Person: Macmahon, Percy Alexander
Percy MacMahon was a Malteseborn mathematician who worked in number theory and combinatorics.
Mathematical Profile (Excerpt):
 MacMahon was educated at a school in Cheltenham and was always destined for a military career.
 MacMahon was a candidate to fill the vacant Savilian Chair, as was Esson, and after Esson was appointed MacMahon wrote to Sir Joseph Larmor expressing his feelings at losing out to Esson.
 One would have to say that MacMahon was fully justified in feeling aggrieved at losing out to Esson.
 Before he was a candidate for the Savilian Chair of Geometry, MacMahon had been elected a Fellow of the Royal Society in 1890.
 It was Alfred George Greenhill who taught MacMahon at the Royal Military Academy at Woolwich and Greenhill's interests at that time had a large influence on MacMahon's early work.
 In 1884 MacMahon calculated a table of values based on Greenhill's model.
 MacMahon then worked on invariants of binary quartic forms, following Cayley and Sylvester.
 This study of symmetric functions led MacMahon to study partitions and Latin squares, and for many years he was considered the leading worker in this area.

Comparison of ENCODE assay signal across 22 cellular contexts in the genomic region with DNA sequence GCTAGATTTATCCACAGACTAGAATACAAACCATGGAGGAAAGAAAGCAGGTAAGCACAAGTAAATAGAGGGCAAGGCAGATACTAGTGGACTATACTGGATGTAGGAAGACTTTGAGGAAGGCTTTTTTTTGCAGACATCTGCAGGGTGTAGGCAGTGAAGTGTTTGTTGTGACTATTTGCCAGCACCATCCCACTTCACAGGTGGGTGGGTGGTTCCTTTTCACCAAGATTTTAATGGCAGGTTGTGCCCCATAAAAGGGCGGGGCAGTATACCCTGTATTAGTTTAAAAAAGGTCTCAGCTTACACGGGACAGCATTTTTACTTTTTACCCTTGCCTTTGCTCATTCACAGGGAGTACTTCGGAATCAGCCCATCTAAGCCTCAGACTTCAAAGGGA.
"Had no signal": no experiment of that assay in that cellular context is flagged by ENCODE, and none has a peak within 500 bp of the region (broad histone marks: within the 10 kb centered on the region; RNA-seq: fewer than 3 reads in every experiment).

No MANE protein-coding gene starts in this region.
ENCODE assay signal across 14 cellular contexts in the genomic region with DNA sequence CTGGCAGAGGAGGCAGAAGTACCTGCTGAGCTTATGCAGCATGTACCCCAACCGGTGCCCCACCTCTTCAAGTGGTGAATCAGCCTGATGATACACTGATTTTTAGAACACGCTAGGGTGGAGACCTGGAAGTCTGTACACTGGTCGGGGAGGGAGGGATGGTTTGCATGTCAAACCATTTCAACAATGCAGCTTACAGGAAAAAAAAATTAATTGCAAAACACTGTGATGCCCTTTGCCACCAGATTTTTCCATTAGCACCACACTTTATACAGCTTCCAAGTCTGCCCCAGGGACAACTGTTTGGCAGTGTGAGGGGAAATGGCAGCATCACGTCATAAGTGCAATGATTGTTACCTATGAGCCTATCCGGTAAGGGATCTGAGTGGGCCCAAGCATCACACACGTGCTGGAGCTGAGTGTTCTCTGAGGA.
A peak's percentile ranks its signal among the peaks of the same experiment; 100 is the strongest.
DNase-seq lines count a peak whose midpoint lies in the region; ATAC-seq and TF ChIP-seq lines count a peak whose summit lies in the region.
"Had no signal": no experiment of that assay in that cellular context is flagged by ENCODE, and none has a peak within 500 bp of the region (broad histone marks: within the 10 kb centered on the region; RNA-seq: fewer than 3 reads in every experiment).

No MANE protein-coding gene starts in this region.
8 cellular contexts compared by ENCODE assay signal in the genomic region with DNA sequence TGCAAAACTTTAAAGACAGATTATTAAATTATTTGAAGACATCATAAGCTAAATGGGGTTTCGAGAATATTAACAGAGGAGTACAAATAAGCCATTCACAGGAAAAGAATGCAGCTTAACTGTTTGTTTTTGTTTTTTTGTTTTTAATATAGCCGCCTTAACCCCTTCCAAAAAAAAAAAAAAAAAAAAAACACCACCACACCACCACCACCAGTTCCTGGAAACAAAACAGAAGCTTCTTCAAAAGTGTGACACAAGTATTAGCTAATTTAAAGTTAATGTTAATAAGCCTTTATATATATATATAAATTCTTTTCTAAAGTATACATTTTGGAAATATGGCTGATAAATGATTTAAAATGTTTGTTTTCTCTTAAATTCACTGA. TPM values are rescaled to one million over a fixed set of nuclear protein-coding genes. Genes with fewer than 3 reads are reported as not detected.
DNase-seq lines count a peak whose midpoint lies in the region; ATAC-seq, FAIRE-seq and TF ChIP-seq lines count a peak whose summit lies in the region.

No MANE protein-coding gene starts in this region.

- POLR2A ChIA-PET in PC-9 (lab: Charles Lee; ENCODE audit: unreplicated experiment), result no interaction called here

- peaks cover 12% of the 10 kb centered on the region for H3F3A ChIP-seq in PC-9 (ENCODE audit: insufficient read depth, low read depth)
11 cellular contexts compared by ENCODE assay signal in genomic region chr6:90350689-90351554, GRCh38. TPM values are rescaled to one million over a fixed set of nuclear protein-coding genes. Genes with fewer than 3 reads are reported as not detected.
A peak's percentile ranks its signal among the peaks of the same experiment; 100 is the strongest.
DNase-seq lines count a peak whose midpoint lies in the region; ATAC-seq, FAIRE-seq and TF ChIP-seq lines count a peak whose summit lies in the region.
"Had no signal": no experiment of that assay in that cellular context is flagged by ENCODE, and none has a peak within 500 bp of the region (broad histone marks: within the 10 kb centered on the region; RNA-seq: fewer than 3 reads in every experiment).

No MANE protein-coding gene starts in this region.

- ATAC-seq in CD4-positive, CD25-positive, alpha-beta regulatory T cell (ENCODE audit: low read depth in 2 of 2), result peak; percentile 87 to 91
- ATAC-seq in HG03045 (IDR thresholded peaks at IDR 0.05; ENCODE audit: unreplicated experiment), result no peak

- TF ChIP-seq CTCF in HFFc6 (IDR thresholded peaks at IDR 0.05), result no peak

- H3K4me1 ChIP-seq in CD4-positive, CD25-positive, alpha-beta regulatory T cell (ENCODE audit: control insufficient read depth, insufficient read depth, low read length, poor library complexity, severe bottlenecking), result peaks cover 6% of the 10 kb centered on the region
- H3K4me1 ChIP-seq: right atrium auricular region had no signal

MacMahon wrote a two volume treatise Combinatory analysis (volume one in 1915 and the second volume in the following year) which has become a classic.
 This book shows another of the topics which fascinated MacMahon, namely the construction of patterns which can be repeated to fill the plane.
 MacMahon was well respected in his day.
 MacMahon received many honours.
Born 26 September 1854, Sliema, Malta. Died 25 December 1929, BognorRegis, England.
View full biography at MacTutor
Tags relevant for this person:
Origin Malta, Puzzles And Problems
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References
Adapted from other CC BYSA 4.0 Sources:
 Oâ€™Connor, John J; Robertson, Edmund F: MacTutor History of Mathematics Archive